Thumb up
1 Posts

Across Four Oceans» Forums » Sessions

Subject: Mutual Massacre in the Philippine Sea rss

Your Tags: Add tags
Popular Tags: [View All]
Sean Chick (Formerly Paul O'Sullivan)
United States
New Orleans
flag msg tools
Fag an bealac! Riam nar druid ar sbarin lann! Cuimhnigidh ar Luimnech agus feall na Sassonach! Erin go Bragh! Remember Limerick! Remember Ireland and Fontenoy!
Well, I'm afraid it'll have to wait. Whatever it was, I'm sure it was better than my plan to get out of this by pretending to be mad. I mean, who would have noticed another madman round here?
From Vice Admiral Ozawa's diary with amendments in parenthesis by the Naval War College.

June 14
I receieved word that a light carrier (Bataan) was sunk by a dive bomber off of Guam. Katuka reports he is doing well against the Americans (losses were actually quite high for the Japanese).

Guam base was raided, but losses are light (the base lost most of its aircraft but a torpedo plane launched that night did sink destroyer Lardner)

I-55 reports sighting large American fleet headed to Saipan

June 15
Katuka reports major victories off Saipan (carrier Langley and destroyer Grayson were damaged in an air attack but losses in Japanese aircraft were crippling)

Saipan was raided, US air losses are heavy (Japanese were much worse).

(Unknown to Ozawa I-5 managed to sink the carrier Essex before being destroyed right after this success. Since I-5 was unable to radio in its success, Ozawa did not know until after the battle)

June 16
American landings at Saipan are confirmed. Takagi’s submarines moved to engage. Several were lost, but I-26 did sink a destroyer (Landsdowne)

June 17
An American submarine (Flying Fish) was observed in the Philippine Sea. Destroyers moved to attack but did not sink the submarine (Flying Fish escaped. In addition submarine Cavalla observed a mixed carrier and battleship group to the north on the same day)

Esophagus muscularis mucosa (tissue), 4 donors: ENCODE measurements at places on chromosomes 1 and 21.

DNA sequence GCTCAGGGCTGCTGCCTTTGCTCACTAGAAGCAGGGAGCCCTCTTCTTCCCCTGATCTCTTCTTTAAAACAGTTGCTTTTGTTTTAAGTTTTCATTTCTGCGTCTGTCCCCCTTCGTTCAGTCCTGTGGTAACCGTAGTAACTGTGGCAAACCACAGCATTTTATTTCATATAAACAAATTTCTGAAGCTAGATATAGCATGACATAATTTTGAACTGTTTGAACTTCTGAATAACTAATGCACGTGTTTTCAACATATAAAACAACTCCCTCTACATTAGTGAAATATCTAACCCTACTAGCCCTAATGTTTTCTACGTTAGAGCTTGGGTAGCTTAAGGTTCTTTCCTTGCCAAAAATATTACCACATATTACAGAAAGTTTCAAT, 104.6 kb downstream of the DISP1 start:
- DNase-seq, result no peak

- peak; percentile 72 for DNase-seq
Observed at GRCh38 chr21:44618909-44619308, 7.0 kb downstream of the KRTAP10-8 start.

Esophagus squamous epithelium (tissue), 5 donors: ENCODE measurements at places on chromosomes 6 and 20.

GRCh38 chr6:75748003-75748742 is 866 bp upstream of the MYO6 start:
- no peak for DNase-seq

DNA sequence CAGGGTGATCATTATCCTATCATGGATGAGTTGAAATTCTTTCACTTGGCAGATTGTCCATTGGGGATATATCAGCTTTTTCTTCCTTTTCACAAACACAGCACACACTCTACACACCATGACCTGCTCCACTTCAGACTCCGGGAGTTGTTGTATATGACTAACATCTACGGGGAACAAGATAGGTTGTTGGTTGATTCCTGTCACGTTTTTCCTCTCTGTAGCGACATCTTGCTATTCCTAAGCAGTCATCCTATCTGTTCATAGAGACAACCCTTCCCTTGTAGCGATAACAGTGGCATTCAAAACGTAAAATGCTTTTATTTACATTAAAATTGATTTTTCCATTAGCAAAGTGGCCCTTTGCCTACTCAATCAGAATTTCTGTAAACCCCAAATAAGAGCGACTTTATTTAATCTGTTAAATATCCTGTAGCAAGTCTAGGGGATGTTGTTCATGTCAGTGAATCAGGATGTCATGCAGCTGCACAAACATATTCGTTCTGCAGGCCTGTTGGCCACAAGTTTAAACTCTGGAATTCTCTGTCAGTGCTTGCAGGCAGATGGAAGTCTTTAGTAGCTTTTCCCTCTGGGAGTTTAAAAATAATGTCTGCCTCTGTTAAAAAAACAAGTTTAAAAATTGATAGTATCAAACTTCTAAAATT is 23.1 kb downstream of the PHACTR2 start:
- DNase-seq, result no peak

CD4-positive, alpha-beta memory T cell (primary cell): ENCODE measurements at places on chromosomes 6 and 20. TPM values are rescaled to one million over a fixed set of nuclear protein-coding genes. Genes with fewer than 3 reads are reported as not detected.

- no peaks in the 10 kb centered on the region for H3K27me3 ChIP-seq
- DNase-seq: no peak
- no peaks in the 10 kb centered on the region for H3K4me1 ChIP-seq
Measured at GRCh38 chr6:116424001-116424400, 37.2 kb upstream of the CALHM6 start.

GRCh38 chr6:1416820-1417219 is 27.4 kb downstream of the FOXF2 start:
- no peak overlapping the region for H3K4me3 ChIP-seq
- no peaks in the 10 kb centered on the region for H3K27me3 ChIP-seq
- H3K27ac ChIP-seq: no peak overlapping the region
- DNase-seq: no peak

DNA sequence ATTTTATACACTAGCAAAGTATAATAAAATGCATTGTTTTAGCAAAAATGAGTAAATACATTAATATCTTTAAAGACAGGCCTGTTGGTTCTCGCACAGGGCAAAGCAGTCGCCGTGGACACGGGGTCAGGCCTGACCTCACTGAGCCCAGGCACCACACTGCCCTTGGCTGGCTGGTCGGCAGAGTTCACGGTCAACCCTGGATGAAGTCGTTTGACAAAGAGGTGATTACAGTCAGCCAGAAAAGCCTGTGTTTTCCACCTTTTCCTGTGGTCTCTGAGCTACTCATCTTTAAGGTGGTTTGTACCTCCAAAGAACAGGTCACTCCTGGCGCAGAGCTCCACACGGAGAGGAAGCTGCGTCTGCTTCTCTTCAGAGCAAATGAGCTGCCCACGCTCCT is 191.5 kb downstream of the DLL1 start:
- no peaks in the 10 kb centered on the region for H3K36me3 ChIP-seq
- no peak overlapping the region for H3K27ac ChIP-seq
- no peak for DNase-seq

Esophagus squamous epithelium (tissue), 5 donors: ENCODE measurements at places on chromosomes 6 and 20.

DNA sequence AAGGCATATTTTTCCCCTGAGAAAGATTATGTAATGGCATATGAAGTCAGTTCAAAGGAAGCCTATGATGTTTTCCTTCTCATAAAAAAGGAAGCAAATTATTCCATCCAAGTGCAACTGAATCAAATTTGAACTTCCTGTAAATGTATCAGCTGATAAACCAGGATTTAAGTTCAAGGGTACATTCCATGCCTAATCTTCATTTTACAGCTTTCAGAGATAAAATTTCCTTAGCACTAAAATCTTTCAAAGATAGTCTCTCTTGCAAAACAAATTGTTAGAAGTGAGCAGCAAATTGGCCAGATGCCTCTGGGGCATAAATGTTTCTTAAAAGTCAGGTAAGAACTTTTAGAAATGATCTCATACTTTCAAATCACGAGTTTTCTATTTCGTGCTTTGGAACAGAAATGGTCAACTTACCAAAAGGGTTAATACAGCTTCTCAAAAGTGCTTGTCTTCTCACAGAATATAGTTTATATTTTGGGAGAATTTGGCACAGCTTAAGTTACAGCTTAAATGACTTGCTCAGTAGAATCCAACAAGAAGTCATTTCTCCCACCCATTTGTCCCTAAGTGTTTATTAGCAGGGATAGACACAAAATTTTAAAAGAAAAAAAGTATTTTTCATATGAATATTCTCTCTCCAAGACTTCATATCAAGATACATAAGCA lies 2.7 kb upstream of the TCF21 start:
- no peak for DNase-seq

June 18
Rendezvous with Kurita’s Vanguard. Weather is unusually stormy so the fleet moves forward slowly towards the Marianas.

June 19
Aircraft were launched at American fleet. Losses were high but 3 carriers were sunk (only carrier Bunker Hill was damaged) and a destroyers was sunk (it was the Sullivans)

Force B was attacked by over 100 American planes. Hiyo was damaged and Ryuho was sunk.

Vanguard was also hit, with Chitose damaged by a torpedo

(Cavalla, which was monitoring Kurita’s Vanguard, was sunk by destroyers)

June 20

Scouts report that Spruance has closed in. I launched a assed air attack launched with remaining planes. 2 carriers were sunk (Cabot was sunk by a lucky bomb hit, Monterey took light damage. In addition, Vanguard aircraft attacked and hit Enterprise but nearly all Japanese aircraft were shot down

Force B was hit by 300 aircraft. Hiyo was sunk after taking 4 torpedoes and 3 bombs. The carrier Junyo takes 3 bombs and cruiser Mogami takes 1 torpedo hit. Jojima must withdraw his force.

Late in the afternoon Kurita was hit by some 200 aircraft. Light carrier Chiyoda was sunk with 3 bombs hits and Chitose was torpedoed and capsized. Light carrier Zuiho took 1 bomb hit and cruiser Atago took 2 torpedoes and 1 bomb. Atago is still afloat but must return to a base for emergency repairs.

With Spruance so close, Ugaki asked for permission to make a night attack. I approved the decision. He penetrated the American lines but damage is unknown since contact has been lost (In the greatest surface battle of the war, Ugaki forced his way passed Lee’s battleships, losing battleship Musahi but managing to sink the carriers Yorktown and Hornet and the cruiser Portland as well as destroyer McDounogh. Yamato though suffered crippling damage and was abandoned. Ugaki died when the bridge was struck during the fighting. Battleship South Dakota was scuttled the next morning. The remaining Japanese ships escaped north which uncovered Ozawa’s fleet)

Jojima reports that Junyo was sunk by a torpedo (The submarine Albacore was responsible for this attack)

June 21
I withdraw north since Ugaki’s battleships are gone and carrier losses have been heavy. Saipan cannot be saved but the Americans have paid dearly. However, with 5 carriers lost and air groups taking 80% losses I fear we can no longer win a carrier contest with the Americans.

(Off of Saipan the destroyer Converse was lost to a mine)

I expected a lopsided slaughter, but this one had plenty of surprises. The Americans only real blunder was closing in as Ugaki’s battleships made some deft maneuvers. Although a Pyrrhic American victory, it is still a victory. Japan cannot afford to lose 5 medium/light carriers nor their 2 best battleships.
 Thumb up
  • [+] Dice rolls
Front Page | Welcome | Contact | Privacy Policy | Terms of Service | Advertise | Support BGG | Feeds RSS
Geekdo, BoardGameGeek, the Geekdo logo, and the BoardGameGeek logo are trademarks of BoardGameGeek, LLC.